When it comes to reproductive rights, I have some good news and some bad news. Recently I attended the groundbreaking for a new Planned Parenthood Center in Long Island City, an area of Queens I'm privileged to represent. The broad array of health services that this center will provide - from birth control to cancer screenings - will have a hugely positive impact on the lives of the women they will serve and their families. Thanks to the availability of safe, effective, and affordable birth control, and organizations like Planned Parenthood, the teenage pregnancy rate recently hit a record low. The lower pregnancy rates have contributed to the reduction in the abortion rate in the U.S., which has now dropped to its lowest level since the procedure became legal in 1973. That's the good news.
The bad news is that access to many forms of safe, effective birth control that millions of women use, and a woman's fundamental right to make her own reproductive choices, are in serious jeopardy. Women are facing the loss of hard won rights and being forcibly marched back to the 19th century.
All across the country right-wing candidates with extreme, outdated views on women's rights are running for seats in the U.S. Senate and calling for the passage of "personhood" bills and amendments. Make no mistake: the intended effect of personhood legislation is to ban virtually all abortions along with many of the widely used safe and effective forms of birth control, such as IUD's and Morning-After Pills.
This is not just alarmist liberal spin. The Republican candidate for Governor of Colorado has called IUD's abortifacients, a claim that is entirely without scientific or medical merit. In North Carolina, the Republican candidate for Senate says he believes the state should have the authority to ban contraceptives, even though 99 percent of reproductive age women have used at least one form of contraception. In Michigan, the Republican Senate candidate supports a personhood amendment that would ban abortion even in cases of rape and incest.
Such personhood bills could even affect women who desperately want to have a baby -- but are having trouble. Sean Tipton, chief advocacy and policy officer for the American Society for Reproductive Medicine, has expressed fears that a personhood amendment would raise the possibility of murder charges against physicians trying to give their patients the best care possible.
Last year, the Republican controlled House actually passed H.R.1797, a bill that would override state laws and ban abortion after 20 weeks nationwide, with no exception to protect a woman's health, and without an adequate exception in cases of rape or incest.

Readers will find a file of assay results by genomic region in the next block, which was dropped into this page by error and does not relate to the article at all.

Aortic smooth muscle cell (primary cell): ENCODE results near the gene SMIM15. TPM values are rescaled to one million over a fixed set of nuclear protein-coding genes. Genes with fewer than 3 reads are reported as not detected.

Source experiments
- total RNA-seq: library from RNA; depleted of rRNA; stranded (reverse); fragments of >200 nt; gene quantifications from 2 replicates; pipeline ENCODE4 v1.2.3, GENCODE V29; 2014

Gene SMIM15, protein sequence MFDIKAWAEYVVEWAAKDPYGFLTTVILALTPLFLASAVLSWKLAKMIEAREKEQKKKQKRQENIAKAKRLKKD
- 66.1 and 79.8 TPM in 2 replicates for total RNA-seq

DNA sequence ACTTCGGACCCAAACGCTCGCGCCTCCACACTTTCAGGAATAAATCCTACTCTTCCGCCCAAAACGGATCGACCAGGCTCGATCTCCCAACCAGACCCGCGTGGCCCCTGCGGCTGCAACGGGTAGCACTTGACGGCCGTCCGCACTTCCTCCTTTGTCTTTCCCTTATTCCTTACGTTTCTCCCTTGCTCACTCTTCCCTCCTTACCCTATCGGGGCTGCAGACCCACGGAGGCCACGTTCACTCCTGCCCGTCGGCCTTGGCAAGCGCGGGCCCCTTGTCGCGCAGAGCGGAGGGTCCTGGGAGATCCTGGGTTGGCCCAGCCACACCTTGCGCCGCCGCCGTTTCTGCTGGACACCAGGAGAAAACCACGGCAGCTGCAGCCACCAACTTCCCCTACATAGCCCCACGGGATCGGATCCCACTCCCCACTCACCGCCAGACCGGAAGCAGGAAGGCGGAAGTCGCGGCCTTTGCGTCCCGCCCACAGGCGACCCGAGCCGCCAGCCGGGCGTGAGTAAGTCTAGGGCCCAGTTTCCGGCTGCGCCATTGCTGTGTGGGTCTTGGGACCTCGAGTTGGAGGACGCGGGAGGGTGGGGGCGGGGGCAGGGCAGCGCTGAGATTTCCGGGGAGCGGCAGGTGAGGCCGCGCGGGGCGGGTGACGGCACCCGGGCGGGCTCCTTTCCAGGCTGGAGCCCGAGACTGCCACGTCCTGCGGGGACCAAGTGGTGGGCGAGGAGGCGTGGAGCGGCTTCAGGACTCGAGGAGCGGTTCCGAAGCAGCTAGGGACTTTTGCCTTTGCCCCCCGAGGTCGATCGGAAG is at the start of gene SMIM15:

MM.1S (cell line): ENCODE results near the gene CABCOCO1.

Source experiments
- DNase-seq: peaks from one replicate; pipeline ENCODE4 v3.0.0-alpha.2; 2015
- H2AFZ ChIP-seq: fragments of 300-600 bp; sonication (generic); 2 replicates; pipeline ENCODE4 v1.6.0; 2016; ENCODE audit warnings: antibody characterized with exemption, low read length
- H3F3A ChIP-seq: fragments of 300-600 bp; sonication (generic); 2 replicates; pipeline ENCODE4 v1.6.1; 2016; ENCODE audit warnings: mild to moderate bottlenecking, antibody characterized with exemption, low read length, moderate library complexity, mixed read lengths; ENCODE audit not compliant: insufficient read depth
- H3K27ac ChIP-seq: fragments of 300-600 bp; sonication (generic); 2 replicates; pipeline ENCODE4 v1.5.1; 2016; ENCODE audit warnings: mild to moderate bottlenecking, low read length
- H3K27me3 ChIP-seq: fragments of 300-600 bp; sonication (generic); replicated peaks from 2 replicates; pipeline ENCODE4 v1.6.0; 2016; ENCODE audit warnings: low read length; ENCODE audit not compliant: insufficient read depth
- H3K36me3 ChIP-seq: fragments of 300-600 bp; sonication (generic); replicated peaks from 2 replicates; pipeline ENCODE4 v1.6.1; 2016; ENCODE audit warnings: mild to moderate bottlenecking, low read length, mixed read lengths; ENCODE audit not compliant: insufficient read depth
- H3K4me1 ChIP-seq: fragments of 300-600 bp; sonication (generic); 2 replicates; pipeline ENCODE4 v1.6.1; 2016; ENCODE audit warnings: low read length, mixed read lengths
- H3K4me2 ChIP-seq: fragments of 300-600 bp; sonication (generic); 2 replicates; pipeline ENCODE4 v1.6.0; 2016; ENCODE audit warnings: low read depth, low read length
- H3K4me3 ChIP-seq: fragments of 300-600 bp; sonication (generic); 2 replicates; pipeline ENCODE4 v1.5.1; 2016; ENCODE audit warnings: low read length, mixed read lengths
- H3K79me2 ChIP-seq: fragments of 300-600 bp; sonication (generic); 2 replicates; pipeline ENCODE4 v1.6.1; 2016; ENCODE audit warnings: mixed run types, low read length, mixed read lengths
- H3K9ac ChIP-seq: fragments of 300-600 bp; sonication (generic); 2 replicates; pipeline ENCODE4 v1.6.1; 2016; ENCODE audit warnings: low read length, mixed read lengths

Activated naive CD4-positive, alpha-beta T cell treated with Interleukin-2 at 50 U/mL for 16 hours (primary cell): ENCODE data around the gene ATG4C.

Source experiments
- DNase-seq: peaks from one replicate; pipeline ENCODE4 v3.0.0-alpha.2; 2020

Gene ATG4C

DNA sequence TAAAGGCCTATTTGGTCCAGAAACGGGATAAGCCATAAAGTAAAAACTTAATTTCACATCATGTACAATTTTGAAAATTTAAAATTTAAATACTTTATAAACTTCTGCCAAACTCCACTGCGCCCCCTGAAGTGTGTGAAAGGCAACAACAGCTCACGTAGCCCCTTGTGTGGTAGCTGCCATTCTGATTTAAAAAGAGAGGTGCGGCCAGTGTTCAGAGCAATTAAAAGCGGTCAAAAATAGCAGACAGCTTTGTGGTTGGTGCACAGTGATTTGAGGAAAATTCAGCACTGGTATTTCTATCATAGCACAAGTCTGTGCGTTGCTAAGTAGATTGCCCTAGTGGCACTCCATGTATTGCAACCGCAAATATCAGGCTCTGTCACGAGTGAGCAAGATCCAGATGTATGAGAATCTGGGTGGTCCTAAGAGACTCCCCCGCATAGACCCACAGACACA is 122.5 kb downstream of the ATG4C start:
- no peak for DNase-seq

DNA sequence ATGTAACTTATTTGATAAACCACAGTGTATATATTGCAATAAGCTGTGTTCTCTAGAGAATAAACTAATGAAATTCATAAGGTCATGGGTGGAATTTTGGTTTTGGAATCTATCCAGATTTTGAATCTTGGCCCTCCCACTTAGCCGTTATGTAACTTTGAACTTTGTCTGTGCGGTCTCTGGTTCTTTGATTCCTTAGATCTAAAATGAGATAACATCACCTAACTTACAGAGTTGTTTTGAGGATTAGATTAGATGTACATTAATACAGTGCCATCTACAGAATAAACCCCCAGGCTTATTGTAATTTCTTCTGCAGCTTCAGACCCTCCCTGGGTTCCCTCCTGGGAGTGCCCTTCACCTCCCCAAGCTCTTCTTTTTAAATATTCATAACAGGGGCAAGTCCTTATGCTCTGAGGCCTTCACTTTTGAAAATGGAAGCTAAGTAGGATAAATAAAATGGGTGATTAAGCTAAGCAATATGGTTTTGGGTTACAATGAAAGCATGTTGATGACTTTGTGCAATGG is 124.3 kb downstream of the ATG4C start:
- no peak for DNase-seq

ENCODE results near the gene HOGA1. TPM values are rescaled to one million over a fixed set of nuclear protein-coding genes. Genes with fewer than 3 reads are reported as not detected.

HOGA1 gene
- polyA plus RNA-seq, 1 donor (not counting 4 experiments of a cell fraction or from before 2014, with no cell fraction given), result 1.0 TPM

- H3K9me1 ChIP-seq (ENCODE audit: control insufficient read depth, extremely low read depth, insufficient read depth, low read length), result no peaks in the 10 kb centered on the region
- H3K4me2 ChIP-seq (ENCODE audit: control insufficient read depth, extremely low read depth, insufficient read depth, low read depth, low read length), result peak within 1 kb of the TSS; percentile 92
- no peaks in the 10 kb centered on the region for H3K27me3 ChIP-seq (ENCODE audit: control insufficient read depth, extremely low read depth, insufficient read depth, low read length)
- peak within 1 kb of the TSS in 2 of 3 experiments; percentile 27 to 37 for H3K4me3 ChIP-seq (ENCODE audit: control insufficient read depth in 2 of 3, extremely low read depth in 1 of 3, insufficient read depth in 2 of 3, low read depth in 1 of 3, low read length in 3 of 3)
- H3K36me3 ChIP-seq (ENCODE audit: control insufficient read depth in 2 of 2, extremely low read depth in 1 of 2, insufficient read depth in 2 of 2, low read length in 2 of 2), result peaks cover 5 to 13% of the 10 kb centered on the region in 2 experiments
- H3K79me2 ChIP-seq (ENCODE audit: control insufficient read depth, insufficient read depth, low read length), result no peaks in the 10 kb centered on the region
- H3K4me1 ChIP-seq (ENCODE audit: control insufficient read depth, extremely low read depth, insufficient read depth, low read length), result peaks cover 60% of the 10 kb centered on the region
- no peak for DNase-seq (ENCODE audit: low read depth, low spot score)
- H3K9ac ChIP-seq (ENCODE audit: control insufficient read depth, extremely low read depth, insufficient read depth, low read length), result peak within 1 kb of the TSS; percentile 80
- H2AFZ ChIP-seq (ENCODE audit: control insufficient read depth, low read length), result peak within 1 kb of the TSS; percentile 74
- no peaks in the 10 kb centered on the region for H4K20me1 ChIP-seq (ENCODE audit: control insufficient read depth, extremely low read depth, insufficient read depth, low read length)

Under the bill, physicians who violated the ban could receive a five-year prison sentence. Given that the average sentence for rape is just at five years, this 20-week ban could have the grotesque result of sending a woman's doctor to prison to serve a longer term than a woman's rapist.
Fortunately, the Democratically-controlled Senate never took up the bill, and it never became law. However, now there is a real concern that the safety brake of sanity provided by the upper chamber will be gone if the far-right gains control of the Senate this week.
Curiously, even though reproductive health is one of the most hotly disputed issues on the American political scene today, most people don't realize that the laws restricting abortion are relatively new.
In the 1973 landmark Roe v. Wade decision, Supreme Court Justice Blackmun noted in his majority opinion that anti-abortion laws:
"... are not of ancient or even of common-law origin. Instead, they derive from statutory changes effected, for the most part, in the latter half of the 19th century."
Yes, the anti-choice laws in America were the product of a darker time in our history when women could not own property in their own name, could not hold a patent, practice law, medicine or dentistry, or even vote.
But today women have the right to vote. And since 1986, women have been voting in greater numbers than men even in non-presidential election years, such as this one. With a low turnout expected, it is going to be critically important for women to go to the polls -- and to bring along every family member and neighbor -- and use the power of the ballot box to tell their elected officials that reproductive choices should not be taken out of women's hands. Women must use their vote to proclaim they will not be meekly marched back to the 19th century. Because it would be maddening and absolutely heartbreaking to hear the question asked all over the country on November 5th: "Where were the women?"